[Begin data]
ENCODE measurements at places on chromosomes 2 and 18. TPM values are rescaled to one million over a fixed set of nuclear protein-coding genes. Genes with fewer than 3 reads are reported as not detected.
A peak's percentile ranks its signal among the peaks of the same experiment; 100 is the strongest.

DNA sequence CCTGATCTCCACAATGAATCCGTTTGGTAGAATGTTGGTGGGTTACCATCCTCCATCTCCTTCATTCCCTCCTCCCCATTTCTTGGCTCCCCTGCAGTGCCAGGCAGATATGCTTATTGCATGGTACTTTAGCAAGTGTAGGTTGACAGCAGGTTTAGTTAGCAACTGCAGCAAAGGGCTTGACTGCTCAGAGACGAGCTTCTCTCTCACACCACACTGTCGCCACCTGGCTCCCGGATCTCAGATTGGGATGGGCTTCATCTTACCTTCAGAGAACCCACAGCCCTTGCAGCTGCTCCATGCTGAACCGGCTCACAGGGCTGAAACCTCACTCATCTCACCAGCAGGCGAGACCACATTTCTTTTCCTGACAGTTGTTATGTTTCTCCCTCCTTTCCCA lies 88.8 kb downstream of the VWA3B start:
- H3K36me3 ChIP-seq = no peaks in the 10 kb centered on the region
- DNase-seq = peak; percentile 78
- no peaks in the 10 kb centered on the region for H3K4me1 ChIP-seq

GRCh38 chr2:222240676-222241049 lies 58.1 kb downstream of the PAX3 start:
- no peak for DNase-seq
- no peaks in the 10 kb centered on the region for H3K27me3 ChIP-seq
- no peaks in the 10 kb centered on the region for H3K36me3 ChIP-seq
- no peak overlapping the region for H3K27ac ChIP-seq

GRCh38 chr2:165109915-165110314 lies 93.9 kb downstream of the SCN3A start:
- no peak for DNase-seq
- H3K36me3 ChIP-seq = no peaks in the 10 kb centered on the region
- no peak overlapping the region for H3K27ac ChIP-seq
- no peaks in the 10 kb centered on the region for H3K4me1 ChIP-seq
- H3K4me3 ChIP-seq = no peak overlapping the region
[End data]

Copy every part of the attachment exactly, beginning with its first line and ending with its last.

ENCODE measurements at places on chromosomes 2 and 18. TPM values are rescaled to one million over a fixed set of nuclear protein-coding genes. Genes with fewer than 3 reads are reported as not detected.
A peak's percentile ranks its signal among the peaks of the same experiment; 100 is the strongest.

DNA sequence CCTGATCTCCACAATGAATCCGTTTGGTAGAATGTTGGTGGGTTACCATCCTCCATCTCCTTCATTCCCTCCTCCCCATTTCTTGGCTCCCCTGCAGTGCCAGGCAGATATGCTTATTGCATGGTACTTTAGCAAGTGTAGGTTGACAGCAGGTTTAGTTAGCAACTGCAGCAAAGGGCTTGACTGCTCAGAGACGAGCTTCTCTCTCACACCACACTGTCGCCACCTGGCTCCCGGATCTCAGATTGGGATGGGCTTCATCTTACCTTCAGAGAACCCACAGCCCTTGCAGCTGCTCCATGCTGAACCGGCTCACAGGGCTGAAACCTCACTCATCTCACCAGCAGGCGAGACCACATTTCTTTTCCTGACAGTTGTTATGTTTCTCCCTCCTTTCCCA lies 88.8 kb downstream of the VWA3B start:
- H3K36me3 ChIP-seq = no peaks in the 10 kb centered on the region
- DNase-seq = peak; percentile 78
- no peaks in the 10 kb centered on the region for H3K4me1 ChIP-seq

GRCh38 chr2:222240676-222241049 lies 58.1 kb downstream of the PAX3 start:
- no peak for DNase-seq
- no peaks in the 10 kb centered on the region for H3K27me3 ChIP-seq
- no peaks in the 10 kb centered on the region for H3K36me3 ChIP-seq
- no peak overlapping the region for H3K27ac ChIP-seq

GRCh38 chr2:165109915-165110314 lies 93.9 kb downstream of the SCN3A start:
- no peak for DNase-seq
- H3K36me3 ChIP-seq = no peaks in the 10 kb centered on the region
- no peak overlapping the region for H3K27ac ChIP-seq
- no peaks in the 10 kb centered on the region for H3K4me1 ChIP-seq
- H3K4me3 ChIP-seq = no peak overlapping the region